Environmental groups sue Shell over 7,000-foot well plans listen06/15/11 Kate Bradshaw
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Environmental group Earth Justice has filed suit against oil giant Shell and the federal government over the company’s plans to drill a deep water oil well off the Alabama coast. The new well would reportedly be two thousand feet deeper than Deepwater Horizon. It filed suit last week on behalf of several environmental groups, including the Gulf Restoration Network. Darden Rice is Florida Director for that organization.
"We are concerned with Shell Oil Company's assertions of their ability to address a worse case spill scenario. This is an application for a permit to drill in deep water yet most of their risk assessment data is based on shallow well data. Shallow wells are a little bit safer, they're easier to contain than the deep water wells are and clearly we don't see this as sufficient to grant the permit."
The Bureau of Ocean Energy Management, Regulation, and Enforcement reportedly concluded that an accidental spill will not likely occur. Rice said this shows federal regulators are going about business as usual despite the trauma that occurred in the wake of the well blowout at BP’s Deepwater Horizon rig.
"Certainly the disaster of the BP oil spill last summer certainly shines a light on the fact that we can no longer allow such weak oversight of the oil industry and we can no longer just accept their own statements as gospel that their practices are safe or that their data is sufficient."
Shell Spokesperson Kelly Op De Weegh (Opdivay) said she didn’t want to comment on an ongoing lawsuit, but she read a statement outlining the company’s position.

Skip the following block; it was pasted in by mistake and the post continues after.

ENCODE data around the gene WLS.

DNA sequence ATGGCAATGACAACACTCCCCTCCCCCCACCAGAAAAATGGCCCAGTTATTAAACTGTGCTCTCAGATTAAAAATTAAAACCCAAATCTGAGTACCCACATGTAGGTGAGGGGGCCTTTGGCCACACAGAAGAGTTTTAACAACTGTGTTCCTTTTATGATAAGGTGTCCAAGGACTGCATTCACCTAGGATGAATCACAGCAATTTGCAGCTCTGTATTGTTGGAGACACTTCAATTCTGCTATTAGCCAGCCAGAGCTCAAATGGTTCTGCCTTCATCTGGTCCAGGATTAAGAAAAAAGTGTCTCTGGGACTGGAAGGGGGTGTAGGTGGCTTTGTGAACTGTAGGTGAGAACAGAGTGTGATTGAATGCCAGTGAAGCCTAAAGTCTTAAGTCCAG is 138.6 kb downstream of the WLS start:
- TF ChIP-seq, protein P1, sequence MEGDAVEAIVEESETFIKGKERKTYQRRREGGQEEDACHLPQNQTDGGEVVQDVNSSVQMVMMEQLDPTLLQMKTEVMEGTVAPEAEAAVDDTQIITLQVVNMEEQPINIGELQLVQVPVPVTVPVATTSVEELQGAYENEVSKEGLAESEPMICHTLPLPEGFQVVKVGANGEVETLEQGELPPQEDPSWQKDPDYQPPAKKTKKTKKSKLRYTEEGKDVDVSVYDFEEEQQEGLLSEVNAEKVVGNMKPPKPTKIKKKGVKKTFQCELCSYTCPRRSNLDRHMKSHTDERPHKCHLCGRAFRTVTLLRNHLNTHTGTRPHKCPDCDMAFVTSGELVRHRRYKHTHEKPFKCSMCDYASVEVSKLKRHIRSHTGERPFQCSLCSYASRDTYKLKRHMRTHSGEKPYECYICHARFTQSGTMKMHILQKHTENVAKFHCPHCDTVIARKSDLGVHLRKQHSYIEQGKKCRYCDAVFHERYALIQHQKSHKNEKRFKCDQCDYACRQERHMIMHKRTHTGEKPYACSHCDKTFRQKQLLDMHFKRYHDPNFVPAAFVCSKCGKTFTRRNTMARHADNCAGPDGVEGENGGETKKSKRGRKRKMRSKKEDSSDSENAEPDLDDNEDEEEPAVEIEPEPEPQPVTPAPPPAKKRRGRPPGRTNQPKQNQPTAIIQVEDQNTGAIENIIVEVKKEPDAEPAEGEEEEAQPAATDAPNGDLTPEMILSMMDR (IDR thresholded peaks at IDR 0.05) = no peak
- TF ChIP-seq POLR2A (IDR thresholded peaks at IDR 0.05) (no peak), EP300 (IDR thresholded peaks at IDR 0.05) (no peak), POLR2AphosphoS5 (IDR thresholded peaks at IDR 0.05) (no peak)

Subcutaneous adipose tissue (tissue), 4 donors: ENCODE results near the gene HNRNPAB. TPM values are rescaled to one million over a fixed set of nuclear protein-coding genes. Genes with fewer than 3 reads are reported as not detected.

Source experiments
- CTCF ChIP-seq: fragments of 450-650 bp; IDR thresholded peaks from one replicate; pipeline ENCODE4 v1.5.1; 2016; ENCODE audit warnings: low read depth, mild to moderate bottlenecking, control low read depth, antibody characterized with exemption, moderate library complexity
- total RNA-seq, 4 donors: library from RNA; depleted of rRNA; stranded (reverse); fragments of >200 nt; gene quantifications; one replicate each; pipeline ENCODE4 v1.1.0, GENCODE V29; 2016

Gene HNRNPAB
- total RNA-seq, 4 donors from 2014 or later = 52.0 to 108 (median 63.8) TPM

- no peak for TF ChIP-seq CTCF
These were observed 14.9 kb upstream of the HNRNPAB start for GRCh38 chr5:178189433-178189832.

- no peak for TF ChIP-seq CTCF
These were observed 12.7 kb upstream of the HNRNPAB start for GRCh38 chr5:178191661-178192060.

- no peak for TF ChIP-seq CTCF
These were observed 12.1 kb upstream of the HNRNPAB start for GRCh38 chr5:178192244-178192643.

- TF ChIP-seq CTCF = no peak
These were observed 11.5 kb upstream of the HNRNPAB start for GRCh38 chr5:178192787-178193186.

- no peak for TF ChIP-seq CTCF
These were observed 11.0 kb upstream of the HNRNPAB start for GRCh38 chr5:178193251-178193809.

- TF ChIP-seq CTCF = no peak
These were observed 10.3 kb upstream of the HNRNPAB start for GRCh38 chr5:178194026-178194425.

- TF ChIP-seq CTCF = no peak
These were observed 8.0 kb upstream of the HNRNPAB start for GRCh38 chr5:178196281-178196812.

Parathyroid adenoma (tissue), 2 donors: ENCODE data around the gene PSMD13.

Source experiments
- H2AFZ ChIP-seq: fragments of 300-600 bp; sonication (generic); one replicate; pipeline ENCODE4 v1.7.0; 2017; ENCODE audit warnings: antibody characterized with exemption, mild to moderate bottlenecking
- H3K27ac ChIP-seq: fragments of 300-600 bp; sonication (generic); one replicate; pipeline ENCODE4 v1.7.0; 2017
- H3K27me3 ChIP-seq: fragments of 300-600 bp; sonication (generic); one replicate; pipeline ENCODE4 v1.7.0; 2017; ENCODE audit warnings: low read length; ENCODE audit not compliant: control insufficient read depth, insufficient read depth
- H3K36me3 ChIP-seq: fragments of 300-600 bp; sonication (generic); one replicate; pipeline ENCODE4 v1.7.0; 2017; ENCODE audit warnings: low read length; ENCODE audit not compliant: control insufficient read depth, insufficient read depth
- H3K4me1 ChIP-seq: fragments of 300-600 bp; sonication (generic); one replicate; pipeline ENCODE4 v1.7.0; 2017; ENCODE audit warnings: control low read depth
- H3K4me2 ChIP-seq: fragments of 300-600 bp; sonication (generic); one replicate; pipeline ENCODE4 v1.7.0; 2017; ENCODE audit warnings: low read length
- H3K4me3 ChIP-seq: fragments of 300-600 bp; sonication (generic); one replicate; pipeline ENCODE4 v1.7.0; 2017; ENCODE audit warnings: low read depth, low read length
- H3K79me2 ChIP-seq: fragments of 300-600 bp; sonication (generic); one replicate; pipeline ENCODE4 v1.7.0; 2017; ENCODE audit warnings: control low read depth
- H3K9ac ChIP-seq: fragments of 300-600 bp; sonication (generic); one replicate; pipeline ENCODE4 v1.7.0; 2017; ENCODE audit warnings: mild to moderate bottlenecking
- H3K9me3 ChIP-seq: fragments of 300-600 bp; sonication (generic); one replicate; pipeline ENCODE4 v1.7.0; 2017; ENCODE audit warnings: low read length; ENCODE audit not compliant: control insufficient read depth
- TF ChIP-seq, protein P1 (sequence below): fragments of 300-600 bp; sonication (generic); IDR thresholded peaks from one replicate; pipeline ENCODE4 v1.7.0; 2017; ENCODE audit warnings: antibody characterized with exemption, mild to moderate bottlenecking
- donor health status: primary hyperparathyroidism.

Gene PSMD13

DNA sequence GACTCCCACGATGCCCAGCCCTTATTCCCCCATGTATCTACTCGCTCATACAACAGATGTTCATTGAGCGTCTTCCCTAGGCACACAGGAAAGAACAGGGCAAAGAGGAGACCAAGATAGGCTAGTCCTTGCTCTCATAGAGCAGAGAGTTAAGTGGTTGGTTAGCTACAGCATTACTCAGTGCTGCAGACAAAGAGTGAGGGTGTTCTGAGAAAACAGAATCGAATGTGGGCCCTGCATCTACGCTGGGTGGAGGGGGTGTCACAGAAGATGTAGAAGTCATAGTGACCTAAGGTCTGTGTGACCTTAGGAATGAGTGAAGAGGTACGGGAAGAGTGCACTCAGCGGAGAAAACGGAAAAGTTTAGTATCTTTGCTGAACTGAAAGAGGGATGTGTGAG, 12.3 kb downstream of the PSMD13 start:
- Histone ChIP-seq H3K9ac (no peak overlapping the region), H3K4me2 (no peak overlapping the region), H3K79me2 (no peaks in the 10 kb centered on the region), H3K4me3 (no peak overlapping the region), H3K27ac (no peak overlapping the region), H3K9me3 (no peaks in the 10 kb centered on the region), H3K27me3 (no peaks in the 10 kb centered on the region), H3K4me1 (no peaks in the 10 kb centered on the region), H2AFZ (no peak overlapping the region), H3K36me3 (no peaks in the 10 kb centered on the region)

"We are disappointed with the filings which failed to take into account our comprehensive nature of our exploration plans. This plan for a field which we call Appomattox. It was approved by the Bureau of Ocean Energy Management Regulation Enforcement. It reflects numerous improvements, enhanced safety and protect the environment. Shell has a rigorous global safety standard and that underpins our approach to deep water exploration and production. We will fully assist the government in defending this exploration plan."
Rice said oil-drilling proponents in Florida are engaging in the worst form of intellectual dishonesty when they say opening up state waters to drilling will relieve high gas prices and create jobs.
"The oil drilling proponents have paid for economists for hire to come up with good sounding numbers but when you start to peel back the layers and look closely at their assertions you find that they're '...' people and so the oil industry is desperate to cloud the public's perceptions about what would be gained from drilling off of our coast when the truth is that we have everything at risk. Florida depends on their $65 billion a year tourism economy and the threat of pollution, much less a catastrophic accident but even just the daily pollution and oil tanker traffic and oil pollution from oil tankers would be enough to put a threat to our Florida tourism economy."
Gulf Restoration Network’s Darden Rice said the suit aims to draw attention to the ongoing practice of deepwater oil drilling, and help spark changes to the permitting process.